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Uhuru, Farmajo talk tough after UN’s top court border verdict


TROUBLED WATERS: Map showing disputed maritime area.
Image: FILE

Kenya and Somalia are talking tough after the UN’s top court verdict, signalling further diplomatic tensions between the two countries. 

The International Court of Justice on Tuesday awarded Somalia control of most of a potentially oil- and gas-rich chunk of the Indian Ocean after a bitter legal battle over their sea border.

However, President Uhuru Kenyatta said his government will do whatever it takes to “protect, by all means, our territory”.

“I do not intend to abrogate my solemn oath; I will do everything possible as President and Commander-in-Chief to preserve the territory of this great republic and bequeath the same, intact and unencumbered,” Uhuru said.

His tough talk was seen as a warning salvo at Somalia that Kenya will not cede an inch of its maritime territory.

Somalia President Mohammed Farmaajo asked Kenya to “respect the international rule of law.”

The court is supposed to be the final arbiter in disputes between nations.

But given that Kenya has rejected the verdict, Somalia has the option of escalating the dispute to the United Nations Security Council.

Kenya is a non-permanent member of the UN security council and is the current president of the 15-member agency in a monthly leadership rotation. 

While the court’s decisions are binding, the court has no enforcement powers and countries have been known to ignore its verdicts. 

Kenya is in a fix because the ICJ said the country does not have any legal grounds to reject the judgement because it signed up to its authority in the 1960s and can’t retroactively renege on that.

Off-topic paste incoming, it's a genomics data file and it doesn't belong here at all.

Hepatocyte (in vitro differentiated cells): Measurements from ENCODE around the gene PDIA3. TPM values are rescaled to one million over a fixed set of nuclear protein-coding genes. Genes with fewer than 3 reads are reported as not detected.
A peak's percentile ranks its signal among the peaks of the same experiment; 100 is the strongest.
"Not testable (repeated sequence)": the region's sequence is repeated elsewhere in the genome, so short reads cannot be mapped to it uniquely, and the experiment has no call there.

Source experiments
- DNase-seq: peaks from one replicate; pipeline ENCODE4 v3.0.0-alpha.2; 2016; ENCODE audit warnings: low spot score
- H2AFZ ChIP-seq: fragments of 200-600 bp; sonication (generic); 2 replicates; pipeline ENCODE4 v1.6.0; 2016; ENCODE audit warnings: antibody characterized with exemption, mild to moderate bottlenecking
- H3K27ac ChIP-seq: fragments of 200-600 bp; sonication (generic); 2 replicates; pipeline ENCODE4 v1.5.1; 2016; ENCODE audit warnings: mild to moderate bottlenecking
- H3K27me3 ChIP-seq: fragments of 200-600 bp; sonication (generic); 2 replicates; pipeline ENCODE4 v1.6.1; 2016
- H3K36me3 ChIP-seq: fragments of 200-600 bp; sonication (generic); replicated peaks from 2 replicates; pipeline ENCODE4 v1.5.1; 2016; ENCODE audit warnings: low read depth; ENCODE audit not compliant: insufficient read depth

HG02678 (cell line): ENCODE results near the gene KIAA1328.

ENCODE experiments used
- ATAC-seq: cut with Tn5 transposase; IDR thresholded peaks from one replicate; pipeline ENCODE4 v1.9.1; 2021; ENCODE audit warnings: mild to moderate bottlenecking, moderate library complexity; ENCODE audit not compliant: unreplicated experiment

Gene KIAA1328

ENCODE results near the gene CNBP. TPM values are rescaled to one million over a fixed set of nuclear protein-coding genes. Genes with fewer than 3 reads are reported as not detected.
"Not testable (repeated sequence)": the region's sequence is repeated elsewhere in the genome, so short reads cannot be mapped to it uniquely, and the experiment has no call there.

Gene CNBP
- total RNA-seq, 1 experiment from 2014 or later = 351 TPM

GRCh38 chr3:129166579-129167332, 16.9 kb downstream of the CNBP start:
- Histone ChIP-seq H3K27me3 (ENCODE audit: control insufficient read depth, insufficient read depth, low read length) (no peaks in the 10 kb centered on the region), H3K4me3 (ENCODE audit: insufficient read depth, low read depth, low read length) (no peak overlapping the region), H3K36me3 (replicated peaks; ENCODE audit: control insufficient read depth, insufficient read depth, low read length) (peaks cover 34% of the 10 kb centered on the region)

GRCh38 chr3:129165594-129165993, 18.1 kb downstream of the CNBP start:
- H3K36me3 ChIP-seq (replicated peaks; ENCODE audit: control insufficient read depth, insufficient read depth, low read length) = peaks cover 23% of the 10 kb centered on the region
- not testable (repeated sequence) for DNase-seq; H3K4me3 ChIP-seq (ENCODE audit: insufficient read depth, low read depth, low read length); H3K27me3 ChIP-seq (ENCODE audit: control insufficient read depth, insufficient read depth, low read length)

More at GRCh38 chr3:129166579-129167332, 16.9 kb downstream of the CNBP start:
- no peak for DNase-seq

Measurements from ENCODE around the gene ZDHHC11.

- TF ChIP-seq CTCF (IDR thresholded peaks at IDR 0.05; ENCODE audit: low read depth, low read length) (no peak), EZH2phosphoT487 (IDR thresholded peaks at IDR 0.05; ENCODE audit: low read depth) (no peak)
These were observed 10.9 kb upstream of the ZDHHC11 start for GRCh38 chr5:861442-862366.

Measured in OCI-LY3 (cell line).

In a statement, Uhuru said Kenya would reject in “in totality” the decision by the ICJ that favoured Somalia in a seven-year-long dispute over a maritime border in the Indian Ocean. 

The decision, Uhuru argued, embodies “a perpetuation of the ICJ’s jurisdictional overreach and raises a fundamental question on the respect of the sovereignty and consent of States” to international judicial processes. 

“In fact, Kenya doubts that any state would have appeared at all in a case such as this,” Uhuru said in a statement from New York where he had travelled to chair a UN Security Council meeting on Tuesday. 

“Kenya, therefore, calls on the international community to create an enabling environment for the pursuit of a negotiated settlement. This decision is, in the circumstances, a zero-sum game, which will strain the relations between the two countries.” 

But in a speech,  Farmaajo urged Kenya to “respect the international rule of law”. 

“It should instead see the decision of the court as an opportunity to strengthen the relationship of the two countries,” he said. 

Farmaajo gave a historical context of the maritime dispute, saying Kenya has previously resorted to different attempts to intimidate Somalia through politically sponsored instability to force Mogadishu to withdraw the case.